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Ex-Obamacare Czar: The Rush to Repeal Should Terrify Americans

Ryan signs a bill repealing Obamacare at the U.S. Capitol in WashingtonRyan signs a bill repealing Obamacare at the U.S. Capitol in Washington
Obamacare replacement isn't quite as popular as Paul Ryan would hope.Jonathan Ernst — Reuters

I was with a mother last week whose daughter was born with a serious heart defect shortly after her husband lost his job. But she told me that her news was good—her husband started his own business and she was grateful that their family still had health coverage thanks to the Affordable Care Act (ACA). But she was terrified about what the future might bring if the health law is repealed under the incoming Donald Trump administration. So are millions of others, and it is critical for policymakers to take a hard look at what America stands to lose.

It has been nearly seven years since President Barack Obama signed the landmark health bill into law. At every step along the way, this health reform effort has been a partisan battle, with no Republican votes for passage in spite of dozens of hearings adding GOP amendments, and numerous Republican attempts to undermine the law. 
In spite of those unprecedented efforts, 20 million previously uninsured Americans now have health coverage—most at a very affordable price through the marketplaces and Medicaid expansion.

But the Republican opposition continues, and now congressional leaders are determined to quickly repeal the ACA with no clear plan about what happens next. We should all be alarmed by their rush to repeal: It will hurt patients throughout the country, disrupt the entire health insurance industry, and inflict huge damage to state budgets and the entire U.S. economy.

Before the Affordable Care Act was passed, insurance companies could refuse to sell a health policy at any price to patients or survivors of serious diseases in the individual market. They also could sell policies that limited coverage to exclude any health conditions that might be serious. Even with these discriminatory practices, the individual market had double-digit annual cost increases and was losing customers every year in the decade before the ACA was passed.

Without financial assistance from the federal government to help cover the cost of premiums, folks will drop out of the market. And without new customers, many insurers will also flee the markets, not knowing what the future holds. While the congressional members pushing a rush to repeal talk about market-based solutions, they need to study the pre-ACA insurance market. Even though companies back then could refuse to sell to sick people and limit coverage for those who might get sick, many customers were still fleeing high costs and limited competition.

For these reasons, a hasty repeal will be devastating to the one out of three Americans who have health insurance through Medicaid or Medicare programs or the new marketplaces for individual coverage. An ACA repeal would likely cause the collapse of the new markets for individual coverage and the loss of consumer protections throughout the market. And even if individuals don’t purchase their insurance through the marketplace because they don’t qualify for premium tax credits or cost sharing, the entire market for individual families and small business owners who don’t have employer coverage would fall apart with higher costs and less competition.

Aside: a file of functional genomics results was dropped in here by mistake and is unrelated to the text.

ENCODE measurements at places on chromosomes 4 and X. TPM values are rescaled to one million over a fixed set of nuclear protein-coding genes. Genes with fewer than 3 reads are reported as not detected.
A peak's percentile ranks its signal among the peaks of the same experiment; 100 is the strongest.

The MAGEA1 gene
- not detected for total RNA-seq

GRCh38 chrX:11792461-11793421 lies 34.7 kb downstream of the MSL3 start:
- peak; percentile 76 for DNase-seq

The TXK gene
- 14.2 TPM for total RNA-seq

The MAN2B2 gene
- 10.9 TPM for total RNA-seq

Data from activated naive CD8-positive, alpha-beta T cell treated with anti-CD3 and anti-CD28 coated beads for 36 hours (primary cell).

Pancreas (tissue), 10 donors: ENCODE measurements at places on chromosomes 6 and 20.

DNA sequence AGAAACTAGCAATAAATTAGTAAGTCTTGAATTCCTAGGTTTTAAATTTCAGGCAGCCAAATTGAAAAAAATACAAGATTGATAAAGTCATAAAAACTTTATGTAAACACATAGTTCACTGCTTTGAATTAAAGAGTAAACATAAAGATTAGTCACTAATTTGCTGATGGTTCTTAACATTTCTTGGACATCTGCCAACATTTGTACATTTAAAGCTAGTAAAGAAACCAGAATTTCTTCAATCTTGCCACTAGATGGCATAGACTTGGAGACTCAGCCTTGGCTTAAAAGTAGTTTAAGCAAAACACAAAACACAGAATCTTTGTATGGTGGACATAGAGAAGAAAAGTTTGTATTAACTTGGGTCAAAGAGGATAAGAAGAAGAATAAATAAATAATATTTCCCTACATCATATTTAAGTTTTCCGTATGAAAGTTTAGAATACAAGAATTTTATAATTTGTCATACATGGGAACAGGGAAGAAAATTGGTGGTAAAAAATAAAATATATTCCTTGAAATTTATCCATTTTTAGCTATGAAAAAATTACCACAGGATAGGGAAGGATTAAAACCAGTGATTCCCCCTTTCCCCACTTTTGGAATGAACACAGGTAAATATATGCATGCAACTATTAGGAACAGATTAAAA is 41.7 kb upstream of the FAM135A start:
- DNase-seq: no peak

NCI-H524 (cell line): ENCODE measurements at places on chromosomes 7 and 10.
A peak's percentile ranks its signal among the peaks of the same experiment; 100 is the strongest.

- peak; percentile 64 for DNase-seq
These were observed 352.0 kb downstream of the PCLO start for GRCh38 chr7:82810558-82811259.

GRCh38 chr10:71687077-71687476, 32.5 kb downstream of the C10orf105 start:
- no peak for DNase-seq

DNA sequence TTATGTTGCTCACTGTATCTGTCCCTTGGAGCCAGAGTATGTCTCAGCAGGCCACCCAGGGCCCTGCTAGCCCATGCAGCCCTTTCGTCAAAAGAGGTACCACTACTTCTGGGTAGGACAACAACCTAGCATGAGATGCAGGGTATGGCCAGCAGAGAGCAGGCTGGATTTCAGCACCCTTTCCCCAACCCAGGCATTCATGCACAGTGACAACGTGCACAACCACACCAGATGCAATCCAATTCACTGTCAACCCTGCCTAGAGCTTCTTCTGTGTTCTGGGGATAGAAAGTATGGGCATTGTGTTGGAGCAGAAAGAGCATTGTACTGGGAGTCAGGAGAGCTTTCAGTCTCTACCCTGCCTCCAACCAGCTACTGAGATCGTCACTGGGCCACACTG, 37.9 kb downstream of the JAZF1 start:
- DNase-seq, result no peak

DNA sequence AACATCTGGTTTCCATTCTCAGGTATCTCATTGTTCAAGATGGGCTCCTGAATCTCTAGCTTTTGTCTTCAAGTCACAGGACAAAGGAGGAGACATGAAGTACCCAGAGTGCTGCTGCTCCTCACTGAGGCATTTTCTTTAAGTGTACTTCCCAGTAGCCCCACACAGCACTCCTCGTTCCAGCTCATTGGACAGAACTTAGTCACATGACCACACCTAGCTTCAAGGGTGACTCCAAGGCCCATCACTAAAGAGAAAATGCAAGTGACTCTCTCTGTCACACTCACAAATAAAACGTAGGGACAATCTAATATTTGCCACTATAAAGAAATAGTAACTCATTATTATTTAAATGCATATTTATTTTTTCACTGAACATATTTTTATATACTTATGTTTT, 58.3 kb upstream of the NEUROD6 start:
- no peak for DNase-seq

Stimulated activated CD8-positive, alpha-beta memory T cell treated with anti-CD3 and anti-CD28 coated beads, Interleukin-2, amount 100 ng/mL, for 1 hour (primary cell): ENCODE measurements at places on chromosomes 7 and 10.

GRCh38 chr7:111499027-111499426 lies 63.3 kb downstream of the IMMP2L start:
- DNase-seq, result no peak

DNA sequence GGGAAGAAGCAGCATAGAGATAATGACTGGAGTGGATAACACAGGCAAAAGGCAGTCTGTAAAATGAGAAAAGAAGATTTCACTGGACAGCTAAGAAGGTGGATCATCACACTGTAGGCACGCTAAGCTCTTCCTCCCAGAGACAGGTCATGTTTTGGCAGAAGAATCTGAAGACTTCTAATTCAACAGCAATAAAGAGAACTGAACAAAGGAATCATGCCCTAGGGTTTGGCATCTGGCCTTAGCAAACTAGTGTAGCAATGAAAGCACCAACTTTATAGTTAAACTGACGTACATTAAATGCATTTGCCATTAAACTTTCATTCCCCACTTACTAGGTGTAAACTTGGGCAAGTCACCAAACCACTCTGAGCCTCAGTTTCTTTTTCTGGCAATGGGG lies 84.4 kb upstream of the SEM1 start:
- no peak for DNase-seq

In addition to the return of rapidly growing costs for the individual market, a repeal vote also threatens the largest insurance program in America: Medicaid, the health insurance plan for low-income Americans. The repeal proposals seek to eliminate additional federal financial aid to states to expand Medicaid and would cut billions of dollars for state healthcare expenses over the next decade, according to Republican budget proposals. That would force governors to decide which vulnerable populations to support at the expense of others, including pregnant women for prenatal care and birth, poor children, or older, lower-income Americans who live in nursing homes.

 

The rush to repeal also threatens the future of Medicare, which provides health insurance for 52 million American seniors. Since the ACA was passed, Medicare beneficiaries have enjoyed additional benefits, like cancer screenings and yearly checkups without copays, as well as reductions in prescription drug costs for frequent users. Payments now focus more on what happens to patients instead of the number of tests that are run, which has also helped lower costs.

All Americans would be hurt by the rush to repeal, regardless of where we get our health insurance. Those who get coverage through their employers will continue to see healthcare costs rise, since they once again will be paying for the health services for lots of people who aren’t able to pay their bills. (The costs of uncompensated care—healthcare services provided to those unable or unwilling to pay—are spread to the entire insurance market.) In smaller communities and rural areas, it is likely that hospitals will close, since more of their customers will be left with no way to pay for needed services. Healthcare spending is about a sixth of our nation’s GDP, and health providers are often the largest employers in towns across America. With the elimination of benefits and services will come job losses, and our entire economy could suffer.

For at least the next two years, Republicans will have congressional majorities in the House and Senate and control the White House. With so many individuals’ lives on the line, and with major employers like hospitals, insurers, and service companies potentially in real financial trouble without paying customers, the American people should demand to see a replacement plan before any repeal vote occurs.

Kathleen Sebelius served as U.S. secretary of health and human services from 2009 to 2014.